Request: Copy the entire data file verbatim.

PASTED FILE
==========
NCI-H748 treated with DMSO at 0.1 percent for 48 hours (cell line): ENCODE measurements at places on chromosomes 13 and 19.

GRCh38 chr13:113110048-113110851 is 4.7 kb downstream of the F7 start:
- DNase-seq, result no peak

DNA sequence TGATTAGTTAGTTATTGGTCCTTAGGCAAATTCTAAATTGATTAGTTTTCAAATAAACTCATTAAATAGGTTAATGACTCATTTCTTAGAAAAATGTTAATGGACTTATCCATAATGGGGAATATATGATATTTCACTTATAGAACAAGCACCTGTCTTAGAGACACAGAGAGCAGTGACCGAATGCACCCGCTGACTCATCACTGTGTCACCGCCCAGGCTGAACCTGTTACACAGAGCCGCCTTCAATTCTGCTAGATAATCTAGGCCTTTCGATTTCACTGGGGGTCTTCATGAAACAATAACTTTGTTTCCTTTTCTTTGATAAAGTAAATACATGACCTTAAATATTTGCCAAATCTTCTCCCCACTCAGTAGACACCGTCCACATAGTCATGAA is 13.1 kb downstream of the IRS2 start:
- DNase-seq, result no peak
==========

NCI-H748 treated with DMSO at 0.1 percent for 48 hours (cell line): ENCODE measurements at places on chromosomes 13 and 19.

GRCh38 chr13:113110048-113110851 is 4.7 kb downstream of the F7 start:
- DNase-seq, result no peak

DNA sequence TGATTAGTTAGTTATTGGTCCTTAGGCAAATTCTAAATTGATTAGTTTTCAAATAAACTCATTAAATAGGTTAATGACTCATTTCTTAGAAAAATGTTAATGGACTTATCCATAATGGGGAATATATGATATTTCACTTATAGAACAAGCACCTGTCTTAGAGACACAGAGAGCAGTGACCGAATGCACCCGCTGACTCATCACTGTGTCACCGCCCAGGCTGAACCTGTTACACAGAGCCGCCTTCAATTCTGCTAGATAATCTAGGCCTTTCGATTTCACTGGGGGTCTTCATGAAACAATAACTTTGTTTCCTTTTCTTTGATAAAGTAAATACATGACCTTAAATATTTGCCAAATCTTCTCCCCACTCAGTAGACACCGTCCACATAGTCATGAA is 13.1 kb downstream of the IRS2 start:
- DNase-seq, result no peak